That investors like Clack face strategic and tactical risks is unquestionable. Figuring out how best to protect capital from both, however, is questionable. On a strategic level, the OSU Foundation looks toward a diversified, endowment-style asset allocation to avoid the pitfalls of overreliance on any one asset class. “Before the crisis, we had implemented an allocation that resembled the endowment model—private equity, hedge funds, all that,” he says. “Luckily, we also had a focus on liquidity before that was such a big issue, which helped us avoid the worst of the crisis.” While he’s cognizant of David Swensen’s warning that smaller funds won’t have access to top-decile managers, and, thus, will miss out on the best returns, he does note that recent results show a strong private equity portfolio and a hedge fund return-set that he is “satisfied” with. There are other portfolio products that claim to provide risk management on a strategic level, of course—few will have failed to notice the recent success of risk parity vendors, who rely on risk-weighted portfolios to bring (relatively) stable and robust returns—but, for foundations and endowments, the notorious Yale Model seems to be the reigning view. (Strategic asset allocation is not a zero-sum argument, of course: Many endowments and foundations include a risk parity solution within their portfolios).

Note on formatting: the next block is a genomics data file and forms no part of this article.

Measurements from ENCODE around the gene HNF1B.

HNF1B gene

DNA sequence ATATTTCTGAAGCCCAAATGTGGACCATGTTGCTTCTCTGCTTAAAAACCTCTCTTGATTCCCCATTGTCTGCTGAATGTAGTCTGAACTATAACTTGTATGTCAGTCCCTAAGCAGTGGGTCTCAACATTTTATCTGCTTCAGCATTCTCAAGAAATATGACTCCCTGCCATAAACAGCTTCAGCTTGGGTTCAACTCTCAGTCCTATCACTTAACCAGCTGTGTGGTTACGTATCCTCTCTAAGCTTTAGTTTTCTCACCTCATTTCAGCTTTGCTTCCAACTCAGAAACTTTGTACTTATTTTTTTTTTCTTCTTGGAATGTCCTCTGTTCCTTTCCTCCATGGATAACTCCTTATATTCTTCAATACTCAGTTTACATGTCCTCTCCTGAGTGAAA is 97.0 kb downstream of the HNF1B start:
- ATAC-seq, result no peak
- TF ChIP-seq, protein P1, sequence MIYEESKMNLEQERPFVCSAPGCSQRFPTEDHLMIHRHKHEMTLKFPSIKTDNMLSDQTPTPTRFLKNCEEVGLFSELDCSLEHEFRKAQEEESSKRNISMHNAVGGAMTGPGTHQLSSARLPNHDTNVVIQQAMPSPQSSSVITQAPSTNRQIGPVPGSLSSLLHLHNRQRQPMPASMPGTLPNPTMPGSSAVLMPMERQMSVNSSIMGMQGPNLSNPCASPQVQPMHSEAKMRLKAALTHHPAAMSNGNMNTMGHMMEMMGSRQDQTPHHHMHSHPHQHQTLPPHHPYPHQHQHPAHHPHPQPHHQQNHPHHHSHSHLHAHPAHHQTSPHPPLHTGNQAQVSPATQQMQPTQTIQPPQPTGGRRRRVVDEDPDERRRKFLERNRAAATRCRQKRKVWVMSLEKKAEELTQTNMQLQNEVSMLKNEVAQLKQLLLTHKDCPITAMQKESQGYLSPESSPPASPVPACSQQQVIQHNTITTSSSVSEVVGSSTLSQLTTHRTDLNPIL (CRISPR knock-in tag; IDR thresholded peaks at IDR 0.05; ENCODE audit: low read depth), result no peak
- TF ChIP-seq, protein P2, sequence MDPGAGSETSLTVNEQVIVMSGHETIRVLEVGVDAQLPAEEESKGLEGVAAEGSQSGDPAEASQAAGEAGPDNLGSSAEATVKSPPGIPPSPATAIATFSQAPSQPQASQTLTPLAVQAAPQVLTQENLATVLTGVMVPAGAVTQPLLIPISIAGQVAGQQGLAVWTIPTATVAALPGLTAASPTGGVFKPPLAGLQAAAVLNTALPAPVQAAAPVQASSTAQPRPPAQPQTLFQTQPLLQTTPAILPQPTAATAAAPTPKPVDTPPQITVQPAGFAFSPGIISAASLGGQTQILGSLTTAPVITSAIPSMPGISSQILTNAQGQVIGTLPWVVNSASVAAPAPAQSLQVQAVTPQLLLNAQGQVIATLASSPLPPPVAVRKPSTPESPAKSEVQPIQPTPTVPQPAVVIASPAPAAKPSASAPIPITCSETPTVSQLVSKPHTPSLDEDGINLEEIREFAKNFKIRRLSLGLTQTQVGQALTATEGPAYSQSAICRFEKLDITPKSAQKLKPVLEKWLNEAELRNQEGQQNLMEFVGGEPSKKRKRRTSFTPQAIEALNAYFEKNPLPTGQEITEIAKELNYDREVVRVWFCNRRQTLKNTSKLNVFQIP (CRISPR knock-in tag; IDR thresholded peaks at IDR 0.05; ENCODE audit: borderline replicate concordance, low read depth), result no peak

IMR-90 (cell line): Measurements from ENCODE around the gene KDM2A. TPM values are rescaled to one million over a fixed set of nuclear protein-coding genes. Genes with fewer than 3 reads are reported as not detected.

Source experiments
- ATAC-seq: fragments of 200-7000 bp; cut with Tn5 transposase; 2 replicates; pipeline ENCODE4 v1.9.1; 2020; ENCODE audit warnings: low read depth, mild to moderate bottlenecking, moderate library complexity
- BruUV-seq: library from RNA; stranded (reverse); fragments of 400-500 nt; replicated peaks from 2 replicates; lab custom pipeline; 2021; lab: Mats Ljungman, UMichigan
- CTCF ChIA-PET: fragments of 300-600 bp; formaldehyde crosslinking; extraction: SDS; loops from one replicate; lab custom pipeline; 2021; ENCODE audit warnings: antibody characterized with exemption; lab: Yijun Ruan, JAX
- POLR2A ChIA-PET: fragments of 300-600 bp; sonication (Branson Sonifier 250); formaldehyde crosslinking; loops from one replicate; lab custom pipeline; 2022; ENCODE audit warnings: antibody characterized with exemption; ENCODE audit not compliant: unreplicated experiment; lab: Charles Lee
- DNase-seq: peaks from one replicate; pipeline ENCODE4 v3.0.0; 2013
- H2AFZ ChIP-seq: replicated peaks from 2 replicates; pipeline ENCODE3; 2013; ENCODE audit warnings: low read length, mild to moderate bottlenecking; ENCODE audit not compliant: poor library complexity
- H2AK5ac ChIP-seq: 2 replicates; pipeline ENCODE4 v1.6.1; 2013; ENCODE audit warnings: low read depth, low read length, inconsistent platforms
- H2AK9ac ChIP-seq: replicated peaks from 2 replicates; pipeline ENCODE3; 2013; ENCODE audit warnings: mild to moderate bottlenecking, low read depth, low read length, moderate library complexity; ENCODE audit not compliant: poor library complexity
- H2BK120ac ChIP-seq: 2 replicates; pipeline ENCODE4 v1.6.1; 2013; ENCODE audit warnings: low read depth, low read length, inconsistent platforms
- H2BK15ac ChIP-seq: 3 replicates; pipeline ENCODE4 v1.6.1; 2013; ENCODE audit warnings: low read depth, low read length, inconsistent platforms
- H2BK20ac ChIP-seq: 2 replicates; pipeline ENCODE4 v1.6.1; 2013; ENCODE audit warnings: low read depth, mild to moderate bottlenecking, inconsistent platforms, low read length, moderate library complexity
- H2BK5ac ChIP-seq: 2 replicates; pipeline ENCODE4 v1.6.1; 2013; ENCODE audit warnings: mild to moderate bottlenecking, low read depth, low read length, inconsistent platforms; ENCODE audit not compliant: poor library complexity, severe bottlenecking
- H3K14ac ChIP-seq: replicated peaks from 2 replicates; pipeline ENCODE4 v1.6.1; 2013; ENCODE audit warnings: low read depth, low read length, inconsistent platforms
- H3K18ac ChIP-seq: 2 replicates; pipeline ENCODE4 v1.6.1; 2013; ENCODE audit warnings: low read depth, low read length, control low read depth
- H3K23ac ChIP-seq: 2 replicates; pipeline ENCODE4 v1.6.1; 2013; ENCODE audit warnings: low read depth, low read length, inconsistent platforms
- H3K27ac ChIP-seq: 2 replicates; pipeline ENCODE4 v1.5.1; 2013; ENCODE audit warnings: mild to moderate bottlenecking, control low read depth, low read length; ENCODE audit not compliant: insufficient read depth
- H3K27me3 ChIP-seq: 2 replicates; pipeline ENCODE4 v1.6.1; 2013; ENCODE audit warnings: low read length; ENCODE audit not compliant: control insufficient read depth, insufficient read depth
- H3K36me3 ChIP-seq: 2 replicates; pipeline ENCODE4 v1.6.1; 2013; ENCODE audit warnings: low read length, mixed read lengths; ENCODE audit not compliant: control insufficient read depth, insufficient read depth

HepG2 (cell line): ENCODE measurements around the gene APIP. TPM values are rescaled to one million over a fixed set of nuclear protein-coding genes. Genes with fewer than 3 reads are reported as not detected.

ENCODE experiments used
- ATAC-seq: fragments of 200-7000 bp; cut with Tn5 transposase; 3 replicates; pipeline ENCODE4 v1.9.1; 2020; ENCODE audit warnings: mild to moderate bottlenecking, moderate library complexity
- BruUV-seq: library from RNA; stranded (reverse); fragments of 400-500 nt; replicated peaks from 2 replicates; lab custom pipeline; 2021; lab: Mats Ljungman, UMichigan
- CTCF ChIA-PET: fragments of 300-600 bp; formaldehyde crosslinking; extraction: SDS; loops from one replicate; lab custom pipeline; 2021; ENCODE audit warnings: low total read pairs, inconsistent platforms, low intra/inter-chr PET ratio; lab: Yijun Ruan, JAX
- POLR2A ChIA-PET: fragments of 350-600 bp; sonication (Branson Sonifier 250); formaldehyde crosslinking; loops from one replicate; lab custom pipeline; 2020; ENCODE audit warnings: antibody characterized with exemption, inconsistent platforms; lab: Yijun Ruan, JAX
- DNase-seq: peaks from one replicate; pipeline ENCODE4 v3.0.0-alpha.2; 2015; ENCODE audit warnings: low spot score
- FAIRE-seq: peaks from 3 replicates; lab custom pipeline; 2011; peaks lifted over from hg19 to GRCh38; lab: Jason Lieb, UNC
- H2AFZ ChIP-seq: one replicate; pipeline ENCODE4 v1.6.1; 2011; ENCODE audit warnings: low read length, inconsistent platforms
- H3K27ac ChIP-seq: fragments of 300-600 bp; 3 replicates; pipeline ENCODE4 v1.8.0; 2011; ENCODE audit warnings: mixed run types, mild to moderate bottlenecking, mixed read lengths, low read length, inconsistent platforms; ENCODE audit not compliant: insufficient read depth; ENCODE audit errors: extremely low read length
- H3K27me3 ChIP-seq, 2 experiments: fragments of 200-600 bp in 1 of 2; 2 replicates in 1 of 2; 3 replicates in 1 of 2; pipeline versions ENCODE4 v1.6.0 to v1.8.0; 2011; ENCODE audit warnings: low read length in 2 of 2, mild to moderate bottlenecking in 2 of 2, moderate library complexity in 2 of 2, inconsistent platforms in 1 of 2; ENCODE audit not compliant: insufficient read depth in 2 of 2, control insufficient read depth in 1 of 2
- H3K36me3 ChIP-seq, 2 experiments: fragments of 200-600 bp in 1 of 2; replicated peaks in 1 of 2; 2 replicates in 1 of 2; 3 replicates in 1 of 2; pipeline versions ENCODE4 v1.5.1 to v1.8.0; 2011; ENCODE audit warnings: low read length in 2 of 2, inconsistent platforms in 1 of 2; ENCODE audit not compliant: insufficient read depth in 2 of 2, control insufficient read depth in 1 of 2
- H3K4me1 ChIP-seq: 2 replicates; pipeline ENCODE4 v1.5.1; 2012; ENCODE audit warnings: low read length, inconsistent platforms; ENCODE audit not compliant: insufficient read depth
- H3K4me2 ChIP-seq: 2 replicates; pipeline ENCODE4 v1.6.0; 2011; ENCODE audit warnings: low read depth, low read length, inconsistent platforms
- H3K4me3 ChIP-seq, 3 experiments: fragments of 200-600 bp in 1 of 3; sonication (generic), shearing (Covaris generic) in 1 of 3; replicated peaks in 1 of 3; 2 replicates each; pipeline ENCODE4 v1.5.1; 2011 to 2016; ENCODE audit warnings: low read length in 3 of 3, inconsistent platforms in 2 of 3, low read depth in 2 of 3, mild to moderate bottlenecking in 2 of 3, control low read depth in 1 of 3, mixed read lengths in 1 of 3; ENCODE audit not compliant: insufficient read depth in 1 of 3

Yet, it is at a more granular risk management level that Clack and his fellow board members are pushing the edges of their envelope. The fund wants to maintain its significant exposure to equity markets, but it also aims to reduce volatility. After an extensive search to find a suitable vendor, the solution they decided upon was this: the previously mentioned index options overlay, managed actively by the Englewood, New Jersey-based Gargoyle Group. With a static approach to overlays, the hedge is set once a month; with this dynamic approach, the portfolio is watched each day, with Gargoyle looking to ensure that preset long/ short parameters aren’t violated.
This form of tactical risk management doesn’t use any excessively fancy derivatives—it’s just selling index call options, after all—but, historically, it can and does generate alpha: Over the past 10 years, Gargoyle’s dynamic hedging strategy has produced an annual compound rate of return of 3.5%, compared with a passive options overlay rate of return of 1.6% (represented as the options component of the BXM, a Chicago Board of Exchange stock-and-option strategy index).